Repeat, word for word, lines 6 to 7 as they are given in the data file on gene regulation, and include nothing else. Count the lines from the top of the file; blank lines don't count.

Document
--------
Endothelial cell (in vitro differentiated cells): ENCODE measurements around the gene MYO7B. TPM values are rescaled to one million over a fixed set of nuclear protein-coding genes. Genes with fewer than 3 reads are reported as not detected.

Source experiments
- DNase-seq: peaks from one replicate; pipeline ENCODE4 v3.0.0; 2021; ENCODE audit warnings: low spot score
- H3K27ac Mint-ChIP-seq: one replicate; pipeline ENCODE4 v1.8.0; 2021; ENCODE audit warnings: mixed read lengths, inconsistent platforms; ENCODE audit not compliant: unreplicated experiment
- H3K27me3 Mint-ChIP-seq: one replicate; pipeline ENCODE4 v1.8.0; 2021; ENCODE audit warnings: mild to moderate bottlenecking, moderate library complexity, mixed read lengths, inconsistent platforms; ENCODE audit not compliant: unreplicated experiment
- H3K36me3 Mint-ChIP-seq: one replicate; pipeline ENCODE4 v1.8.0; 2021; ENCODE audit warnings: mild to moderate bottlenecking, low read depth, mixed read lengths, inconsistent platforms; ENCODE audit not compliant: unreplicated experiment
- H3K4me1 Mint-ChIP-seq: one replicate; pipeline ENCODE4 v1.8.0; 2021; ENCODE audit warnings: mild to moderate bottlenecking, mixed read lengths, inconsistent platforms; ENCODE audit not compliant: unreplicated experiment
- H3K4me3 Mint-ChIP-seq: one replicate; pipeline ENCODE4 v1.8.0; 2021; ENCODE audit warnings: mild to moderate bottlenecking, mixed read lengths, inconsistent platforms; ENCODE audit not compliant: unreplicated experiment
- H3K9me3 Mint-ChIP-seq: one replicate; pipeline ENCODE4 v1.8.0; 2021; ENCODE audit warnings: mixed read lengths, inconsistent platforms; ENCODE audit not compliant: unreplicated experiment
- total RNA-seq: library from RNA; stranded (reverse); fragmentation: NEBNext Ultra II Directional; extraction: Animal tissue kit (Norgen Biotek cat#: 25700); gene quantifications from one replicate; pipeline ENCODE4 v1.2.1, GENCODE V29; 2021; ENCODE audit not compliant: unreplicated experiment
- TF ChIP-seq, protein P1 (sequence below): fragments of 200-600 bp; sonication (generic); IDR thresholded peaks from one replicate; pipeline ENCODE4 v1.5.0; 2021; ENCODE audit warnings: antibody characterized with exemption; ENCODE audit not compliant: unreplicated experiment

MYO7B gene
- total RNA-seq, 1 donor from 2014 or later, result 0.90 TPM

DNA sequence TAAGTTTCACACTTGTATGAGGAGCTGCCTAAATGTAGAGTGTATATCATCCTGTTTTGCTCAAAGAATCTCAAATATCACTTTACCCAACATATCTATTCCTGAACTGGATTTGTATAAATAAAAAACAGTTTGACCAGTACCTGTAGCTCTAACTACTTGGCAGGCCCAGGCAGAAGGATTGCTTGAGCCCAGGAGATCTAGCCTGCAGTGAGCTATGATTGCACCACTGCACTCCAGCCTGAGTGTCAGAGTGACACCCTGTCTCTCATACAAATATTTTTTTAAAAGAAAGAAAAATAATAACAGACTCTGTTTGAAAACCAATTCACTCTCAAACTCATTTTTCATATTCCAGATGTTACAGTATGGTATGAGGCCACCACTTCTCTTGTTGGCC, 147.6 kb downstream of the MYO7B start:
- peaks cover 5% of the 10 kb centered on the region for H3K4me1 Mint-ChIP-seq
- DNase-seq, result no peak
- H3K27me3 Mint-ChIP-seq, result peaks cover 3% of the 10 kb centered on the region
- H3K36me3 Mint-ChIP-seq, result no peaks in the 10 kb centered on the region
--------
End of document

- H3K36me3 Mint-ChIP-seq: one replicate; pipeline ENCODE4 v1.8.0; 2021; ENCODE audit warnings: mild to moderate bottlenecking, low read depth, mixed read lengths, inconsistent platforms; ENCODE audit not compliant: unreplicated experiment
- H3K4me1 Mint-ChIP-seq: one replicate; pipeline ENCODE4 v1.8.0; 2021; ENCODE audit warnings: mild to moderate bottlenecking, mixed read lengths, inconsistent platforms; ENCODE audit not compliant: unreplicated experiment